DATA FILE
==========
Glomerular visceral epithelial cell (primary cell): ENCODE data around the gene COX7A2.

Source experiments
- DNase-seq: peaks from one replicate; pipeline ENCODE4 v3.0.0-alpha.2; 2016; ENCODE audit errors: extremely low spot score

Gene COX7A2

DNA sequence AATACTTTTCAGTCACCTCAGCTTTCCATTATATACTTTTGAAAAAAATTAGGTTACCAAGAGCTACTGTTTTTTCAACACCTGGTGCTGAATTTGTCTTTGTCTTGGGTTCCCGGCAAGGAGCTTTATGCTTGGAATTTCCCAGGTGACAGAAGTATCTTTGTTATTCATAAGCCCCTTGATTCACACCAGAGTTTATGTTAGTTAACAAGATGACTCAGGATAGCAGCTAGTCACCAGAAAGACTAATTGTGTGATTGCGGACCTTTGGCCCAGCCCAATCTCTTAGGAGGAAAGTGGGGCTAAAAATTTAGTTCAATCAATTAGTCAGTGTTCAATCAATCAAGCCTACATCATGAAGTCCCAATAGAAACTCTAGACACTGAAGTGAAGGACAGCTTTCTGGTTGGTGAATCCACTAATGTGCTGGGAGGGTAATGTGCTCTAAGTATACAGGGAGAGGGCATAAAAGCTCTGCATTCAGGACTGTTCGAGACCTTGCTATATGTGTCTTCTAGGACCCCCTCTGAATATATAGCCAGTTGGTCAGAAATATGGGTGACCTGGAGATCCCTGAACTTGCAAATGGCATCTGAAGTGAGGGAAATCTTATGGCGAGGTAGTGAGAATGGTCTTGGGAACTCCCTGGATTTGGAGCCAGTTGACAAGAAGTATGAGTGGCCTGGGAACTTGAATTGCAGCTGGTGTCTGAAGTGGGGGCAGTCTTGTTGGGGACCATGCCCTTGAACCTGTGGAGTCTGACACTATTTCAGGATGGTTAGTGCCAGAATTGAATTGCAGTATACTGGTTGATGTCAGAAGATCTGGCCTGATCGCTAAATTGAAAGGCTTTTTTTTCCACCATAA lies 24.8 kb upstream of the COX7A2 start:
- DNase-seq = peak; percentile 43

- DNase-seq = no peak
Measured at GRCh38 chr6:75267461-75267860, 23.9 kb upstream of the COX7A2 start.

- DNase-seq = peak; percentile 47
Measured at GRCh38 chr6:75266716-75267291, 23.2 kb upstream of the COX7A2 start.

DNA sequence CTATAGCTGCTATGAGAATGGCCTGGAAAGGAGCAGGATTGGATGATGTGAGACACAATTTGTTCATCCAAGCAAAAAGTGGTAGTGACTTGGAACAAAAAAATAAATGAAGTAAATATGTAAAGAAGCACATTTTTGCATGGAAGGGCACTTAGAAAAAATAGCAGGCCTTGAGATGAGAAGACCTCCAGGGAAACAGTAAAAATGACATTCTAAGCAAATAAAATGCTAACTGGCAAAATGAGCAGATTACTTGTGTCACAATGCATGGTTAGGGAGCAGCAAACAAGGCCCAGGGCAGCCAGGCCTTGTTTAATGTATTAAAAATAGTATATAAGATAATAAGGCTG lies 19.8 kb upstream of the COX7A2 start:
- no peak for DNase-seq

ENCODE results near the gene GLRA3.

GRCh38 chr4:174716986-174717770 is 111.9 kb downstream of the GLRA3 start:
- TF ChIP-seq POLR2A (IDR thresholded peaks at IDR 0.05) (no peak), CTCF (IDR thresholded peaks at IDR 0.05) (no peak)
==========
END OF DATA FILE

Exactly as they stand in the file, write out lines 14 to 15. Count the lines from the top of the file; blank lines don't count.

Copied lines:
GRCh38 chr4:174716986-174717770 is 111.9 kb downstream of the GLRA3 start:
- TF ChIP-seq POLR2A (IDR thresholded peaks at IDR 0.05) (no peak), CTCF (IDR thresholded peaks at IDR 0.05) (no peak)